I’m done with Move part two of two (at least for the foreseeable future—but is the future ever foreseeable?!). Along the way I bought a few items, including a mattress and a yoga mat. They each enclosed a note for me…
Zinus’ envelope tempts you to open it, with a playful inscription on the envelope flap. The first thing you see is a tongue-in-cheek note about who this note is really for (“the responsible one”). The note looks smart and sophisticated, but is silly—it describes the mattress as if it were a creature and has a “Even more official legal stuff” section, in which it compliments your taste (though with a typo). As the header text says, these are instructions about your mattress. (I’d always thought mattresses are fairly self-explanatory, but I guess they are not.)
Another note is written on the band holding together a packet of three complimentary greeting cards (Zinus-branded on the back). It’s pretty, it’s clear, and yet, the copy doesn’t immediately resonate with me.
How can they “love what I’ve done with the place” when I have half-opened boxes and crumpled bits of packing tape all over the floor?! If you can smell insincerity a mile off, well, this is in arm’s reach. But then Zinus uses a particularly strong bit of copy: “Thank you for putting us under the same roof with the things and people you love most. We don’t take that lightly.” A mattress is a personal thing that goes into a private room; they acknowledge the trust I’ve placed in their hands by choosing them over the countless other mattress brands I did consider.
Anyway, in the second paragraph they want my feedback. Sure, but where do I send it? Am I supposed to use the cards? Are there postage-covered envelopes? Because I don’t think I’ve unpacked my stamps yet. Oh wait, no, the third paragraph says they think I should use them to write some kind words to someone I love.
I can see the marketing goal here (tell your friends about the new mattress, or at least send them something with Zinus branding on the back so they’ll guess what happened). But the suggestions are disjointed. I’m up to my elbows, undressing a mattress from its wrapping, and they’re suggesting that I send them feedback somehow and handwrite a note to someone I love, and then go find my own fitting envelope and a stamp. I do wish I were an octopus. And suddenly they’ve changed voice from “we” to “I,” which rings weirdly in my ear.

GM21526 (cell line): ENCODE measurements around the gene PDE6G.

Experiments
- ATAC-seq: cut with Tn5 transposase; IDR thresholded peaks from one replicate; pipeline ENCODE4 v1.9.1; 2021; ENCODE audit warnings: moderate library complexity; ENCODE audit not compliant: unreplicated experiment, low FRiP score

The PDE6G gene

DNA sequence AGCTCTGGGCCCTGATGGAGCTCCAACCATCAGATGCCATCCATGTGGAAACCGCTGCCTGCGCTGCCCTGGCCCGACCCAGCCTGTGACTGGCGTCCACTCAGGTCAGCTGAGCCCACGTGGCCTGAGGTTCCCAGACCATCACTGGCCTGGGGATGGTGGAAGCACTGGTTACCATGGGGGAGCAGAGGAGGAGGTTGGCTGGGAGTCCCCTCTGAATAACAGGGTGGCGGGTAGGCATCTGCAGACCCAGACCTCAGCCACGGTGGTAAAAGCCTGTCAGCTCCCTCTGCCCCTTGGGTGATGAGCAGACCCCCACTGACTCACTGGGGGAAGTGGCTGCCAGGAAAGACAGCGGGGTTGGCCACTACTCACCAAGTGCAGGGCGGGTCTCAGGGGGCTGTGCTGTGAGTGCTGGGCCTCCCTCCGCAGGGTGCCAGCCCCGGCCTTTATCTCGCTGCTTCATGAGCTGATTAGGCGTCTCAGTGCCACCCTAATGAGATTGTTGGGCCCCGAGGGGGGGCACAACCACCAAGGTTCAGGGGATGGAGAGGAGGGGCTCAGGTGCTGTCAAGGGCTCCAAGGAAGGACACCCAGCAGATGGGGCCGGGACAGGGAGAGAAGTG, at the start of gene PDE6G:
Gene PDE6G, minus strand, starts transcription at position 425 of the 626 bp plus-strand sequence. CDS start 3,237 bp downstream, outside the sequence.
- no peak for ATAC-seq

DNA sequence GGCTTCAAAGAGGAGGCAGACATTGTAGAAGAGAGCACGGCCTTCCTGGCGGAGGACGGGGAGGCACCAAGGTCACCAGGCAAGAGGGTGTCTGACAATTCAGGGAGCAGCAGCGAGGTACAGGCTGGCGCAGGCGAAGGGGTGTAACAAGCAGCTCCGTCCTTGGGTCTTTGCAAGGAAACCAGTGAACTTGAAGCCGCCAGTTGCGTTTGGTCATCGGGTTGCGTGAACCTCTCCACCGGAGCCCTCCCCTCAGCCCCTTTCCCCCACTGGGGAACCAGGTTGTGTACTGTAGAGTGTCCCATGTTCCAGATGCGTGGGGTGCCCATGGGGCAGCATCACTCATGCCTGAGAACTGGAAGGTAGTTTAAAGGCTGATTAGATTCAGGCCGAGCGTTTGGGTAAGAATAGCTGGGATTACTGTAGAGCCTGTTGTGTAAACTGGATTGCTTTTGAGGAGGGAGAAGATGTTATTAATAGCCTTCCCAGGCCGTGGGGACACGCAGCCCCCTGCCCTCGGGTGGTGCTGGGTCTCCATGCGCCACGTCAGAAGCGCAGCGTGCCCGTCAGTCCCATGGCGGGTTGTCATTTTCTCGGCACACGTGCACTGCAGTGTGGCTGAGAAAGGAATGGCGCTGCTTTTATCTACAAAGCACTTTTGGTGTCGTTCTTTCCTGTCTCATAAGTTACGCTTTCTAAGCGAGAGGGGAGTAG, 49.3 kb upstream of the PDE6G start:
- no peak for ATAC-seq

Along with the instructions and greeting cards, there is an official mattress certificate. This is an envelope containing many messages, but no clear CTA.
In contrast, CleverYoga’s note is printed on flimsy, glossy paper. It has awkward margins, illogical decorative forms (flowy bands on top, gradient at the bottom with a pattern of circles), and typos. It has several too many exclamation points. It has liberal bolding and italicizing. It doesn’t have the plush, quiet feel of Zinus’ note—at a glance, CleverYoga’s note looks like a salesy note. There is no enticing hook to grab our attention, unlike Zinus’ sly envelope flap “Psst!” Yet, it has a few major points in its favor.
It is written more personally than Zinus’ note. It is written from the perspective of the business owner (uses “I”) and is signed by the owner (Zinus’ note is signed by “the people of Zinus”). CleverYoga gives us a personal email address and phone extension number. I feel confident that I would reach a human being, which is really all that we want when we are grumpy or confused. (That goes in general, I think.) And although it has several possible action points, the actions aren’t disjointed. If you have questions, do this. If you want to engage more, do that. Now, go enjoy your mat; bye. Simple, friendly, and coherent.
Design and writing commentary aside, I’m very pleased with both items—being horizontal has never been better. The CleverYoga mat has great texture, thickness, and grip—and is a fraction of the price of mats from trendier brands like Manduka, Lululemon, or Prana. The Zinus mattress brings new meaning to “lazy morning” and is a fraction of the price of mattresses from other major mattress makers, like Casper (which I’ve written about before).
May you have many horizontal moments in comfort and peace. I’m off to tackle more vertical things, like shelving books and hanging wall art.